•  51
    Given an infinite set of finite-sized spheres extending in all directions forever, a finite-sized (relative to the spheres inside the set) observer within the set would view the set as a space composed of discrete, finite-sized objects. A hypothetical infinite-sized (relative to the spheres inside the set) observer would view the set as a continuous space and would see no distinct elements within the set. Using this analogy, the mathematics of infinities, such as the assignment of a cardinality…Read more
  •  51
    A resolution to the Russell Paradox is presented that is similar to Russell's “theory of types” method but is instead based on the definition of why a thing exists as described in previous work by this author. In that work, it was proposed that a thing exists if it is a grouping tying "stuff" together into a new unit whole. In tying stuff together, this grouping defines what is contained within the new existent entity. A corollary is that a thing, such as a set, does not exist until after the…Read more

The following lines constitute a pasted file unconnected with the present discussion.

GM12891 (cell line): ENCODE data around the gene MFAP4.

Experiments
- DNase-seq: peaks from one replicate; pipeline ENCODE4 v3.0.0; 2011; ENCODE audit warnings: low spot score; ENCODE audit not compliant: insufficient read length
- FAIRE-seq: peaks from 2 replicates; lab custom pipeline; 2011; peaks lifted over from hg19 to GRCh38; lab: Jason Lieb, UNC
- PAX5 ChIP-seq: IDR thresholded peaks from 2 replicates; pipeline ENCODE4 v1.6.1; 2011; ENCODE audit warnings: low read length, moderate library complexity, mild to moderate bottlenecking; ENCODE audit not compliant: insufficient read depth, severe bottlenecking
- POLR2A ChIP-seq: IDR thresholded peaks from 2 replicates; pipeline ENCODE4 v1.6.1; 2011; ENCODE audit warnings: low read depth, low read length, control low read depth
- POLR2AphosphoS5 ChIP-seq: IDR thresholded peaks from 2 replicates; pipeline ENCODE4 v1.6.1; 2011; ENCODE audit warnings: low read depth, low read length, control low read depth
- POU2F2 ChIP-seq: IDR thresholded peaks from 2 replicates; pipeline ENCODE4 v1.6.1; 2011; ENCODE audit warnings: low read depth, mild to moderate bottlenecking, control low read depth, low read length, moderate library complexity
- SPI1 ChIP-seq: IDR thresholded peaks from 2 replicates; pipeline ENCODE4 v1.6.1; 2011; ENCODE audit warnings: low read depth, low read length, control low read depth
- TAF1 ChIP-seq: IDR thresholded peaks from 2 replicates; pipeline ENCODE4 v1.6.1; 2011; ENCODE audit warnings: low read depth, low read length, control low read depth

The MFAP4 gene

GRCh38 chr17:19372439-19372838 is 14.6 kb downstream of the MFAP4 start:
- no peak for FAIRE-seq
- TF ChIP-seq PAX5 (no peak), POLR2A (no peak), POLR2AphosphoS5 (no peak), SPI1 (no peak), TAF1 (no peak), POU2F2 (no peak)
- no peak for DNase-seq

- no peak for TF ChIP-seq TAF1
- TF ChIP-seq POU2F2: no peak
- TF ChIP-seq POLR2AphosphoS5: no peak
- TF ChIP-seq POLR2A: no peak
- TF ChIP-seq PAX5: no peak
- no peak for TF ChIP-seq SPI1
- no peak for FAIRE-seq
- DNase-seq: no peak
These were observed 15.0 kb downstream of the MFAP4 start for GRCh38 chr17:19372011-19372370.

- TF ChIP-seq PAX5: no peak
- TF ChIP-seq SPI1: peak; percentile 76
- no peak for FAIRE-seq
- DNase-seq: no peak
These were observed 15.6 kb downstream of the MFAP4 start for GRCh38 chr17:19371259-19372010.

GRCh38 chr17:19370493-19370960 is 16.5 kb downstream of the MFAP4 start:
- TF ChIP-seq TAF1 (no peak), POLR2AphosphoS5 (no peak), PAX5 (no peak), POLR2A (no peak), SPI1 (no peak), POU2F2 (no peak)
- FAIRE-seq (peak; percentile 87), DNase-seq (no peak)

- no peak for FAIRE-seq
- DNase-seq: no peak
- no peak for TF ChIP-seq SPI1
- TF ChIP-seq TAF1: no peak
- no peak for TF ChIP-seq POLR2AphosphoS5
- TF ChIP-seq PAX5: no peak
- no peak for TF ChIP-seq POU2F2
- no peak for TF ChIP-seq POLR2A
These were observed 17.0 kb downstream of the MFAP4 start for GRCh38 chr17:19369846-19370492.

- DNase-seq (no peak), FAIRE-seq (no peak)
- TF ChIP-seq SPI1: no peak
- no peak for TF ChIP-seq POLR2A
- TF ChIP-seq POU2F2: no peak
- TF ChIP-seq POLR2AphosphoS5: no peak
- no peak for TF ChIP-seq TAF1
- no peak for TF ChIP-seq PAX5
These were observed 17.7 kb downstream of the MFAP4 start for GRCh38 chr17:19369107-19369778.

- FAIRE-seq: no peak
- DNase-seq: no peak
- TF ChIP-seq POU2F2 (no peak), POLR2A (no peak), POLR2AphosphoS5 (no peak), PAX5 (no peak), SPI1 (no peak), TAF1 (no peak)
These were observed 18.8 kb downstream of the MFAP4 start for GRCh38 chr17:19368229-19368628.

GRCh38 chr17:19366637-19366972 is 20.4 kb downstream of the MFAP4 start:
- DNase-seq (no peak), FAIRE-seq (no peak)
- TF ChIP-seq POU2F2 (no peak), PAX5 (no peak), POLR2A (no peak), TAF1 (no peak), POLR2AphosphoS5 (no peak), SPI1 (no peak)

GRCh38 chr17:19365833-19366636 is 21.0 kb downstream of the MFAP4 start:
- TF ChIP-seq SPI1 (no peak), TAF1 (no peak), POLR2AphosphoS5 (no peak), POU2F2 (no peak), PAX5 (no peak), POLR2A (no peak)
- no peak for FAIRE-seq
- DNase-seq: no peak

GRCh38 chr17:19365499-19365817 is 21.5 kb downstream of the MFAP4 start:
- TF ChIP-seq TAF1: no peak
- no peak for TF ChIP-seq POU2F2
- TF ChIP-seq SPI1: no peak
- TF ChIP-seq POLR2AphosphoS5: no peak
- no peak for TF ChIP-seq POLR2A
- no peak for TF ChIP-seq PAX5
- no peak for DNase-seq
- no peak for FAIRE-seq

•  57
    Suppose one has a system, the infinite set of positive integers, P, and one wants to study the characteristics of a subset (or subsystem) of that system, the infinite subset of odd positives, O, relative to the overall system. In mathematics, this is done by pairing off each odd with a positive, using a function such as O=2P+1. This puts the odds in a one-to-one correspondence with the positives, thereby, showing that the subset of odds and the original set of positives are the same size, or ha…Read more
  •  188
    An age-old proposal that to be is to be a unity, or what I call a grouping, is updated and applied to the question “Why is there something rather than nothing?” (WSRTN). I propose that a thing exists if it is a grouping. A grouping ties zero or more things together into a new unit whole and existent entity and is similar in meaning to the more familiar terms unity, one, and aggregate. An example of tying zero things together is the empty set. Next, in regard to WSRTN, when we subtract away all…Read more